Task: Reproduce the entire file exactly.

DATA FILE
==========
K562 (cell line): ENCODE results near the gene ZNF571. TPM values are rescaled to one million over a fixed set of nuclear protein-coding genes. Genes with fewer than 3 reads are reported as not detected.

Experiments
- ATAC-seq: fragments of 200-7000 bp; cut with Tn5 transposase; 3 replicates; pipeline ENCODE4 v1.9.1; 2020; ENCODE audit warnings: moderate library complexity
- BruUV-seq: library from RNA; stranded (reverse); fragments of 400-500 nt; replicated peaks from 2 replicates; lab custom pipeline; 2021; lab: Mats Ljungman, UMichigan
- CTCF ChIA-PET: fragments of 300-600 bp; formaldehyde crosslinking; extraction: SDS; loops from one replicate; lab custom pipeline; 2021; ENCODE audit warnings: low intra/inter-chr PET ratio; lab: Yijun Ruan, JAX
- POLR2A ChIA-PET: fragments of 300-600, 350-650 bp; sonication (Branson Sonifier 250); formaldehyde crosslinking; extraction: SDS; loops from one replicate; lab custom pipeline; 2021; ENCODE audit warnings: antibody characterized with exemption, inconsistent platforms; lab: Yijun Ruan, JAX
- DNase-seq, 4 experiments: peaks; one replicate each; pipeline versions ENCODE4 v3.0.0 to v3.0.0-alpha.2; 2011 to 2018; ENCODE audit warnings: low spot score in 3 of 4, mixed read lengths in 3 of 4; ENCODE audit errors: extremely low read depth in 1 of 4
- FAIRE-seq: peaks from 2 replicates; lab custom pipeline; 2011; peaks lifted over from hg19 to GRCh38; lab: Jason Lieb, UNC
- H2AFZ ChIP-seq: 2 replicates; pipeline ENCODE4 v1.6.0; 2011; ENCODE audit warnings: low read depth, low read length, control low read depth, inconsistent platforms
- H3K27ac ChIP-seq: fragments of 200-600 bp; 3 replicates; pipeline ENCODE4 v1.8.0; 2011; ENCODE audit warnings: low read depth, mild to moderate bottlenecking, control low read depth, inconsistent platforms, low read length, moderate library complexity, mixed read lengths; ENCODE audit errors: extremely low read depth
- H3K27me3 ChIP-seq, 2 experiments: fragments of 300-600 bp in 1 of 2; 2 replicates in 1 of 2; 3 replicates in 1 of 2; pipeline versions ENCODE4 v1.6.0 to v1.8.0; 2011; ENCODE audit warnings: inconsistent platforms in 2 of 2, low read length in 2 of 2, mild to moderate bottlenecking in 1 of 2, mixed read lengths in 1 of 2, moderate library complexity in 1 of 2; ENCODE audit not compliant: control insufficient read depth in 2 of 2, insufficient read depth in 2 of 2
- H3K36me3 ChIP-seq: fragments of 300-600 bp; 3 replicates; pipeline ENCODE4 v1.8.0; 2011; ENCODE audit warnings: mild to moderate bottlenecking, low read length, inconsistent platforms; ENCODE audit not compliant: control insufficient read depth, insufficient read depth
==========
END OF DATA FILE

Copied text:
K562 (cell line): ENCODE results near the gene ZNF571. TPM values are rescaled to one million over a fixed set of nuclear protein-coding genes. Genes with fewer than 3 reads are reported as not detected.

Experiments
- ATAC-seq: fragments of 200-7000 bp; cut with Tn5 transposase; 3 replicates; pipeline ENCODE4 v1.9.1; 2020; ENCODE audit warnings: moderate library complexity
- BruUV-seq: library from RNA; stranded (reverse); fragments of 400-500 nt; replicated peaks from 2 replicates; lab custom pipeline; 2021; lab: Mats Ljungman, UMichigan
- CTCF ChIA-PET: fragments of 300-600 bp; formaldehyde crosslinking; extraction: SDS; loops from one replicate; lab custom pipeline; 2021; ENCODE audit warnings: low intra/inter-chr PET ratio; lab: Yijun Ruan, JAX
- POLR2A ChIA-PET: fragments of 300-600, 350-650 bp; sonication (Branson Sonifier 250); formaldehyde crosslinking; extraction: SDS; loops from one replicate; lab custom pipeline; 2021; ENCODE audit warnings: antibody characterized with exemption, inconsistent platforms; lab: Yijun Ruan, JAX
- DNase-seq, 4 experiments: peaks; one replicate each; pipeline versions ENCODE4 v3.0.0 to v3.0.0-alpha.2; 2011 to 2018; ENCODE audit warnings: low spot score in 3 of 4, mixed read lengths in 3 of 4; ENCODE audit errors: extremely low read depth in 1 of 4
- FAIRE-seq: peaks from 2 replicates; lab custom pipeline; 2011; peaks lifted over from hg19 to GRCh38; lab: Jason Lieb, UNC
- H2AFZ ChIP-seq: 2 replicates; pipeline ENCODE4 v1.6.0; 2011; ENCODE audit warnings: low read depth, low read length, control low read depth, inconsistent platforms
- H3K27ac ChIP-seq: fragments of 200-600 bp; 3 replicates; pipeline ENCODE4 v1.8.0; 2011; ENCODE audit warnings: low read depth, mild to moderate bottlenecking, control low read depth, inconsistent platforms, low read length, moderate library complexity, mixed read lengths; ENCODE audit errors: extremely low read depth
- H3K27me3 ChIP-seq, 2 experiments: fragments of 300-600 bp in 1 of 2; 2 replicates in 1 of 2; 3 replicates in 1 of 2; pipeline versions ENCODE4 v1.6.0 to v1.8.0; 2011; ENCODE audit warnings: inconsistent platforms in 2 of 2, low read length in 2 of 2, mild to moderate bottlenecking in 1 of 2, mixed read lengths in 1 of 2, moderate library complexity in 1 of 2; ENCODE audit not compliant: control insufficient read depth in 2 of 2, insufficient read depth in 2 of 2
- H3K36me3 ChIP-seq: fragments of 300-600 bp; 3 replicates; pipeline ENCODE4 v1.8.0; 2011; ENCODE audit warnings: mild to moderate bottlenecking, low read length, inconsistent platforms; ENCODE audit not compliant: control insufficient read depth, insufficient read depth